Zimmer noted that the district has added psychiatric social workers and counselors, but he said the district needs more wraparound services. He said he believes Los Angeles School Police should be patrolling campuses, not LAPD or the LA County Sheriff’s Department.

“We need to work with the school police and reform our police practices. We don’t need to cut them,” he said.

Holdorff Polhill said the district needs to reverse the amount of money that is being spent on school police and shift it to counselors.


On the role of charters in public education and whether candidates support or oppose charters:

Melvoin said the number of families that have chosen charters shows the district is not meeting the needs of families. He said he thinks charters are one option and he believes in other public school models.

“I think a yes or no question on charters is an irrelevant question because there are so many charters here,” he said. “The question is what now and what’s next?”

Zimmer cited his support for the Academic Performance Excellence Academy in East Hollywood. “There is absolutely a role for charter schools for innovation for being incubators for change, that’s what the charter movement was supposed to be about,” he said. “What I’m opposed to? I’m opposed to deregulation. I’m opposed to the idea that there should be different rules for different schools.”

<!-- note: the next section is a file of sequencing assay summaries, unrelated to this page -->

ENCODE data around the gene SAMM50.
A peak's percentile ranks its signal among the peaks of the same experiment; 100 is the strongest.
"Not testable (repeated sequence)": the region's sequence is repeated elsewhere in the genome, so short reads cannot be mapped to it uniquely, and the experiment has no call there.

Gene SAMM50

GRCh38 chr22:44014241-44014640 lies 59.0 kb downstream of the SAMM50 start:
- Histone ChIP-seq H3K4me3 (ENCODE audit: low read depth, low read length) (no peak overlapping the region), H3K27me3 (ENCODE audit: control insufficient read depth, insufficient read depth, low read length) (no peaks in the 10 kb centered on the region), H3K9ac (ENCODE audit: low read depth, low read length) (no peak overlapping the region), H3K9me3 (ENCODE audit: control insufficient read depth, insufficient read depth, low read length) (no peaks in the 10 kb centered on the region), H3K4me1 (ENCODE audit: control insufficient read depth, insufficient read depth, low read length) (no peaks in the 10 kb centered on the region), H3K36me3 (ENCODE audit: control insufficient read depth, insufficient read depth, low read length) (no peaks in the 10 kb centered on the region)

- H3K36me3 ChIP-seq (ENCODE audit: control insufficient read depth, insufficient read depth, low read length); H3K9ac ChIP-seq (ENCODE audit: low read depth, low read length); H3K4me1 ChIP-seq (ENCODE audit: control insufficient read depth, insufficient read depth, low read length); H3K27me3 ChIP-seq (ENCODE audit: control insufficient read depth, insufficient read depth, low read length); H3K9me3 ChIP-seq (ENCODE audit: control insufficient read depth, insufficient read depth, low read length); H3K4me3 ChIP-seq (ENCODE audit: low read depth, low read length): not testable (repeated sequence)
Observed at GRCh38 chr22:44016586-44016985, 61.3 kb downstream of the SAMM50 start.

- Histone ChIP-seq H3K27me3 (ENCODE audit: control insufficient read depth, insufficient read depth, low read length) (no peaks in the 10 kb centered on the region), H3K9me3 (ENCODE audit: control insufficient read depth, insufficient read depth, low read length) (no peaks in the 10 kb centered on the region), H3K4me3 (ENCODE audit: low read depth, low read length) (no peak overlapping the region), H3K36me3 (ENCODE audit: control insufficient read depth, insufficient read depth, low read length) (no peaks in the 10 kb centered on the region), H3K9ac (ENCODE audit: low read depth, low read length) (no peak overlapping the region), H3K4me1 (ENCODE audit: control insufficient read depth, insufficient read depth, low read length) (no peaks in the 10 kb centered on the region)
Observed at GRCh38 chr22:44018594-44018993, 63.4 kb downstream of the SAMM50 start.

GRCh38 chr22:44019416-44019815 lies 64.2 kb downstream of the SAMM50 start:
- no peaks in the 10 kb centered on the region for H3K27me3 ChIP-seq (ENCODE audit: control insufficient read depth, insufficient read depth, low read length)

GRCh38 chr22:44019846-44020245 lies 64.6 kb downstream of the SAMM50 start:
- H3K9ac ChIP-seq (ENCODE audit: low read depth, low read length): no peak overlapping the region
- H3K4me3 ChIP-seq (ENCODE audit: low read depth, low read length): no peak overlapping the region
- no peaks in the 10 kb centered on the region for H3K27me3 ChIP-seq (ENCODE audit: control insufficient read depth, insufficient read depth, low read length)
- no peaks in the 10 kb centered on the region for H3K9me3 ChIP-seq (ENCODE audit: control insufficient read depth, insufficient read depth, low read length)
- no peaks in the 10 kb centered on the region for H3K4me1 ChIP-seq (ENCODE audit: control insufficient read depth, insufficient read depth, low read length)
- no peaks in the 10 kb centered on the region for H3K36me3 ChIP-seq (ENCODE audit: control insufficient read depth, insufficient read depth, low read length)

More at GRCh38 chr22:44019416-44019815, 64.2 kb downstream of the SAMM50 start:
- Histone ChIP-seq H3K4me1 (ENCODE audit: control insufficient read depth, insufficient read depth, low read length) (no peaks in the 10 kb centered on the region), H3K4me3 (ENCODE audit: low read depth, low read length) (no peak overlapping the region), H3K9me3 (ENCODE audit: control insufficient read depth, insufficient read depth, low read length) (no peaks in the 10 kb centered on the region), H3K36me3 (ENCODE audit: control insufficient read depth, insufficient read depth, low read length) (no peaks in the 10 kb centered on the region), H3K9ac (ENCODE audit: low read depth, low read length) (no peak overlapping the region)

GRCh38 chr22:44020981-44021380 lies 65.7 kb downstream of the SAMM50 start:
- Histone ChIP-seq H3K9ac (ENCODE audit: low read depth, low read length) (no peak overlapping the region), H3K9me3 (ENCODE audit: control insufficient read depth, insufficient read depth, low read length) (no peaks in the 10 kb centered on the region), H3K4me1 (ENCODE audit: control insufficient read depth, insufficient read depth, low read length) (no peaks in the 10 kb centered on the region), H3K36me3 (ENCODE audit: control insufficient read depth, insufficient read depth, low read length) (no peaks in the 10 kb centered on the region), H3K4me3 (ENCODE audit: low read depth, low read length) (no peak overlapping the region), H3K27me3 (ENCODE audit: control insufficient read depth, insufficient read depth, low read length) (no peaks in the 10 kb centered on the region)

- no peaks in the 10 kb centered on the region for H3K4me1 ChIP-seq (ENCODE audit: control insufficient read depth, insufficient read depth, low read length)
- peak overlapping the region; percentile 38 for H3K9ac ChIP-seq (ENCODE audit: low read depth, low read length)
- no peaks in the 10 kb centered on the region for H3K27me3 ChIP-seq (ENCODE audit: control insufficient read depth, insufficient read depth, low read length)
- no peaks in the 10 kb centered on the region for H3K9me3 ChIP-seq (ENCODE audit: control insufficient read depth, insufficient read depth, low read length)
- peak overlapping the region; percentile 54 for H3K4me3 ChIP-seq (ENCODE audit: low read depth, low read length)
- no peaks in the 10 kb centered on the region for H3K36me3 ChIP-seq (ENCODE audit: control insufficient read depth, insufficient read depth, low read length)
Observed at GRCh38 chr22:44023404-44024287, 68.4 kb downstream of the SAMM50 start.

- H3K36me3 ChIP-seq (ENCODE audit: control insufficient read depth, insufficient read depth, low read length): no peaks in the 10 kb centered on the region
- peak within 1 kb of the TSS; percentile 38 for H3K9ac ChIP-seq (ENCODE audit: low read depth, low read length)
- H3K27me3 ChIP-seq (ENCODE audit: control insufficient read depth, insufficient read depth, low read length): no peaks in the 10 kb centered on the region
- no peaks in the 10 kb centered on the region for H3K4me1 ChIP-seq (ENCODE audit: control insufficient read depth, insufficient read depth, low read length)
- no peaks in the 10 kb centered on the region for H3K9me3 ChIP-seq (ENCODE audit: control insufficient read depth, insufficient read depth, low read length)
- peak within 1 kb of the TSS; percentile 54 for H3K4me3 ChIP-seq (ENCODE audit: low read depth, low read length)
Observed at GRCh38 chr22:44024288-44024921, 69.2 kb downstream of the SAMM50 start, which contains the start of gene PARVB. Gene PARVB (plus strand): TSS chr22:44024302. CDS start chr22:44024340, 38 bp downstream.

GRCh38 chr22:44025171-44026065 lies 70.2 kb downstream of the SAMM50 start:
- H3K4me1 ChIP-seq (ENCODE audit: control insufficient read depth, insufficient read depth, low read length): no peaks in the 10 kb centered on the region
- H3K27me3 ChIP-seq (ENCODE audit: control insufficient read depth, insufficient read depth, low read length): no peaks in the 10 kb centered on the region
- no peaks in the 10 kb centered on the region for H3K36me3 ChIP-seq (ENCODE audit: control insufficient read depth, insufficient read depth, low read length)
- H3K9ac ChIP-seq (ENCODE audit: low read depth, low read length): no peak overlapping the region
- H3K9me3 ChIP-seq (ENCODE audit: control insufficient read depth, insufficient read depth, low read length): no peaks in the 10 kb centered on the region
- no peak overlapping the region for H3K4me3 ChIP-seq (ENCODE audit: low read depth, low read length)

“We need to make sure that every student can graduate,” Holdorff Polhill said. “Every single family wants what’s best for their child.” She said she supports all models. “I’m not running on a charter platform.”

“Of course I’m for charters,” Martayan said, noting there are charter deserts in Los Angeles. “Let’s cut through the 800-pound elephant in the room, this race is about charter versus non-charter because that’s where the money is coming from. There is big money in this race. There are folks sitting up here who have received $1 million-plus in support to destroy grassroots efforts like mine.”


On Superintendent Michelle King:

Melvoin said he thinks King is a capable leader, but there are areas where she can improve. “It’s been about a year and it’s still the goal-setting phase,” he said.

“I think the superintendent is doing a very, very good job in very difficult circumstances,” Zimmer said. He described the relationship between the board and King as “extremely healthy.”

Holdorff Polhill said she wants every school to have a plan on how it will get 100 percent of its students to graduate. She said she hopes, but she is not sure, those plans are in place. “I think Superintendent King is doing a good job,” Holdorff Polhill said, adding she wants King to implement the recommendations of the Independent Financial Review Panel to address the budget deficit.

“Michelle King is doing a fabulous job so far,” Martayan said.


On protecting undocumented students and families that have mixed status: